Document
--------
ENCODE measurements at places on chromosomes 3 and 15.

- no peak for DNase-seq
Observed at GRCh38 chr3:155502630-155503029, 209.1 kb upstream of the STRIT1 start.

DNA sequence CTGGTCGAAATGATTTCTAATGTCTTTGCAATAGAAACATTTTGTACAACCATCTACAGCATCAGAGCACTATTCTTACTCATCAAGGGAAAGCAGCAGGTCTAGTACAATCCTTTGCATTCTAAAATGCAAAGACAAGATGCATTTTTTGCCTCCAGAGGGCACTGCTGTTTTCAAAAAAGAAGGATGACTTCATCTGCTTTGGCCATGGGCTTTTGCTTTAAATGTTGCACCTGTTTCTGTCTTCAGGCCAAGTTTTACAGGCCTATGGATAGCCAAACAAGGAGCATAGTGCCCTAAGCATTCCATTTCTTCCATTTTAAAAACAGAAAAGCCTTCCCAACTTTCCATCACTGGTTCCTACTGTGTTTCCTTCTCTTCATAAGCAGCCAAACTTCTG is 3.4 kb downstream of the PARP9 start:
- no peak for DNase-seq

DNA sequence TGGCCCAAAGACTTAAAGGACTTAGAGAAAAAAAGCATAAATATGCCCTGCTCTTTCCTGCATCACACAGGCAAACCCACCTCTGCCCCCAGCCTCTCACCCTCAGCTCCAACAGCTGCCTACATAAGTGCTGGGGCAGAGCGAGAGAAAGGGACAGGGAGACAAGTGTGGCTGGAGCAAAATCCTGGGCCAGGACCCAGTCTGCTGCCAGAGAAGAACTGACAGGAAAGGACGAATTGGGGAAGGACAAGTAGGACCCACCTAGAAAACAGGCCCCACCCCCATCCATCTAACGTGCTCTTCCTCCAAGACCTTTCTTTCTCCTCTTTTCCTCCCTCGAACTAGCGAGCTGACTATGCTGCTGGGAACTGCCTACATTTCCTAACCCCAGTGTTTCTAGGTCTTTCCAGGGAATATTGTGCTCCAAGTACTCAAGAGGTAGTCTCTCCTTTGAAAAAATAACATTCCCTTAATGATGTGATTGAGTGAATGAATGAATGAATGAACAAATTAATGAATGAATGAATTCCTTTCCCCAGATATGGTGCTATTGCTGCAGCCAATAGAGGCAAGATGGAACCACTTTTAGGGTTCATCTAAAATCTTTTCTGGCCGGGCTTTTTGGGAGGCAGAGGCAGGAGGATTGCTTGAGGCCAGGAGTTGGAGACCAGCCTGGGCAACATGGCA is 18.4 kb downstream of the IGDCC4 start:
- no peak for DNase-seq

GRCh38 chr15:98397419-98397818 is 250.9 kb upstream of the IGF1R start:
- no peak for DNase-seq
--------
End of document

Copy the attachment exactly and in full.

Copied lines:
ENCODE measurements at places on chromosomes 3 and 15.

- no peak for DNase-seq
Observed at GRCh38 chr3:155502630-155503029, 209.1 kb upstream of the STRIT1 start.

DNA sequence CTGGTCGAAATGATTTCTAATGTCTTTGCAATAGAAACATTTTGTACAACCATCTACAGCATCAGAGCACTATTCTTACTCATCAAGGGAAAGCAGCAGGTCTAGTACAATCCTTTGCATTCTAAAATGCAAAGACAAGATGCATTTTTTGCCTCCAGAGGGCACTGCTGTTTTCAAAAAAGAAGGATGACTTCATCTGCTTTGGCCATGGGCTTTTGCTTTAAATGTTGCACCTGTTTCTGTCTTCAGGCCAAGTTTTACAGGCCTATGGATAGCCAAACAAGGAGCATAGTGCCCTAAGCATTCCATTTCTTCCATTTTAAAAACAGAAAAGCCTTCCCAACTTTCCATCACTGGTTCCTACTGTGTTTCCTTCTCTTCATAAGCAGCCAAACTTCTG is 3.4 kb downstream of the PARP9 start:
- no peak for DNase-seq

DNA sequence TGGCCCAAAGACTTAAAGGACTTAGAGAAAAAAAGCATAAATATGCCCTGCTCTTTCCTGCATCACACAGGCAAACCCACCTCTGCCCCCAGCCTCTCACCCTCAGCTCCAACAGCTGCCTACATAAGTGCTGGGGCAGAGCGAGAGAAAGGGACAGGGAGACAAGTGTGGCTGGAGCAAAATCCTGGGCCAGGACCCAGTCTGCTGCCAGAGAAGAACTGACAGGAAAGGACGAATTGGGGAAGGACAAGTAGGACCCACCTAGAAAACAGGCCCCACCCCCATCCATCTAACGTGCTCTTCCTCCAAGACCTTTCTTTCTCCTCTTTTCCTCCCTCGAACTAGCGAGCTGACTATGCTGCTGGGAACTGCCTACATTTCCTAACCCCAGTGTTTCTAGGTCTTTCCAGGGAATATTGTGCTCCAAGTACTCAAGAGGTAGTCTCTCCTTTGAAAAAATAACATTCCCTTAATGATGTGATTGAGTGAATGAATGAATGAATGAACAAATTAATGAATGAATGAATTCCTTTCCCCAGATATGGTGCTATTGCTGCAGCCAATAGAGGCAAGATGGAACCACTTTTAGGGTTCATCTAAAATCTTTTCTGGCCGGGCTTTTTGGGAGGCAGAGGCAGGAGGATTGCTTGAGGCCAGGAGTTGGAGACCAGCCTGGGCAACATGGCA is 18.4 kb downstream of the IGDCC4 start:
- no peak for DNase-seq

GRCh38 chr15:98397419-98397818 is 250.9 kb upstream of the IGF1R start:
- no peak for DNase-seq